Instagram has been urged by health leaders to clamp down on influencers using its platform to promote and sell a “dangerous” and unlicensed drug.
Senior NHS officials in England have written to the head of Instagram, Adam Mosseri, urging the company to shut down any accounts and content that promotes or attempts to sell Apetamin.
A BBC investigation said that Apetamin was being marketed by social media influencers as a way to get an extreme hour-glass, curvy figure, but it can cause side-effects including fatigue, jaundice and liver failure.
The letter, from NHS England’s national mental health director, Claire Murdoch, and national medical director, Professor Stephen Powis, alongside Kitty Wallace of the Body Dysmorphic Disorder Foundation, said the drug could result in “serious harm” to anyone who takes it.
“This substance is consumed as a supplement, to foster a specific body image and shape, deemed to be desirable by some high-profile influencers, and predominately targeted at younger women and girls.
“On behalf of NHS patients, staff and people experiencing body dysmorphic disorder and other mental health conditions, as well as their families, we are concerned about both the physical and mental health impacts of the promotion of this drug and strongly urge you to demonstrate a duty of care for your customers, and clamp down now on this dangerous content.”
The letter, dated Friday and seen by the PA news agency, said that the Medicines and Healthcare products Regulatory Agency (MHRA) had made clear that Apetamin is an “unauthorised medicine which should not be sold, supplied or advertised without a licence” and that “taking unauthorised medicines can have serious health consequences”.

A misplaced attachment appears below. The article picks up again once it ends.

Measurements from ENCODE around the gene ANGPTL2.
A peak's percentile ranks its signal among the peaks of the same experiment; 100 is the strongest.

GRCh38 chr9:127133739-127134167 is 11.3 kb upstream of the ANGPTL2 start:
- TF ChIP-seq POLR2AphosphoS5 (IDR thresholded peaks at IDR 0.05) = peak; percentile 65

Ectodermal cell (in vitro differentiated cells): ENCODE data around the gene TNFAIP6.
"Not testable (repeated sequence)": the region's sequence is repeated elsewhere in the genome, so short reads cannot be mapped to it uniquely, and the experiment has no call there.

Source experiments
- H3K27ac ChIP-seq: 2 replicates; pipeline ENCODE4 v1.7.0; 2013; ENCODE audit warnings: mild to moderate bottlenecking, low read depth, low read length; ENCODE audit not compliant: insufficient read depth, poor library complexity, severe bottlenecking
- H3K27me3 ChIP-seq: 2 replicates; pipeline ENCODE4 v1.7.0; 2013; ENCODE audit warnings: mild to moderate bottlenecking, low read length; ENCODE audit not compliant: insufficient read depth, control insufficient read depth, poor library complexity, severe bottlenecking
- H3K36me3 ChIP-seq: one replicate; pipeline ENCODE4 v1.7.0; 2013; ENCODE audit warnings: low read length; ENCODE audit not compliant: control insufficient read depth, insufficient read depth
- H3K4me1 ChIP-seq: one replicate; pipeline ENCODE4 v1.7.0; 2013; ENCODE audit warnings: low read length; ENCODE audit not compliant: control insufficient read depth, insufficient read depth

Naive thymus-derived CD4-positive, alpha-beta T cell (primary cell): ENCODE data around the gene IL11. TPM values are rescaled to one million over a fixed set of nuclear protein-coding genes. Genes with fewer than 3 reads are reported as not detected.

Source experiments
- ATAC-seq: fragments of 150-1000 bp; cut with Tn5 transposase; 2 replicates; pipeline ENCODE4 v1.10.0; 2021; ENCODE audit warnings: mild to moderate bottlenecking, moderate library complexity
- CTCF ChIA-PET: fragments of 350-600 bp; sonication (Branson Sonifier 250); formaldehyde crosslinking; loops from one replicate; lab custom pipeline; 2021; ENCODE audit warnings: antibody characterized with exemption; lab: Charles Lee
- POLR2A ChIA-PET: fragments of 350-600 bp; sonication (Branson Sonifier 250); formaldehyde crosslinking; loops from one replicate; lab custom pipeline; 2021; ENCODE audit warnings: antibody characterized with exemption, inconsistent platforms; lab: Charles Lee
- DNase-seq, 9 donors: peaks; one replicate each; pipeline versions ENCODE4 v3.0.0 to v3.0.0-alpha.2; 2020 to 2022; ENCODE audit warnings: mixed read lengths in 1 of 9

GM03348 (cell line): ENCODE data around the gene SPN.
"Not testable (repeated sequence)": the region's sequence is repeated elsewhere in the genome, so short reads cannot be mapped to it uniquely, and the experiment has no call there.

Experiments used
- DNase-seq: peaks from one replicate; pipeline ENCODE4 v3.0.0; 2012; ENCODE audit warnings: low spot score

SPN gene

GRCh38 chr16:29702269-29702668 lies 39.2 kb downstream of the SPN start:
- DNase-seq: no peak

But it said that a quick search reveals “dozens” of profiles on Instagram selling and advertising the product to potentially millions of users.
It added: “Unfortunately, many accounts are still active, and when such activity was reported – in line with Instagram advice – no action was taken, with a customer service response from your platform claiming that the commercial sale of Apetamin through Instagram accounts did not breach your community guidelines.”
The NHS leaders are asking for an urgent update on what action Instagram is taking to shut down such accounts and confirm that any content selling or promoting Apetamin will be removed.
They also asked the social media platform to confirm how many accounts and posts had been removed in relation to Apetamin and what steps are currently being taken to protect users from content “likely, or with the potential to, trigger or exacerbate body dysmorphic disorder, eating disorders and other conditions”.
It also asked Instagram to confirm if it agreed that “permitting the sale of supplements such as Apetamin, whose purpose is primarily to encourage impressionable, often younger, women and girls to achieve an unobtainable and biologically unsafe body shape and type, is at odds with Instagram’s community guidelines”.
A spokesman from the Body Dysmorphic Disorder Foundation said: “As a small charity we are becoming increasingly overwhelmed by the numbers of people reaching out to us for more support with the debilitating condition body dysmorphic disorder (BDD).
“Although social media is not the cause of BDD, it has a huge role to play in exacerbating the symptoms.
“We urge companies, such as Instagram, to take the wellbeing of their vulnerable users seriously.
“The promotion of Apetamin on social media can be very damaging in terms of physical and mental health, and therefore should not go unchallenged.”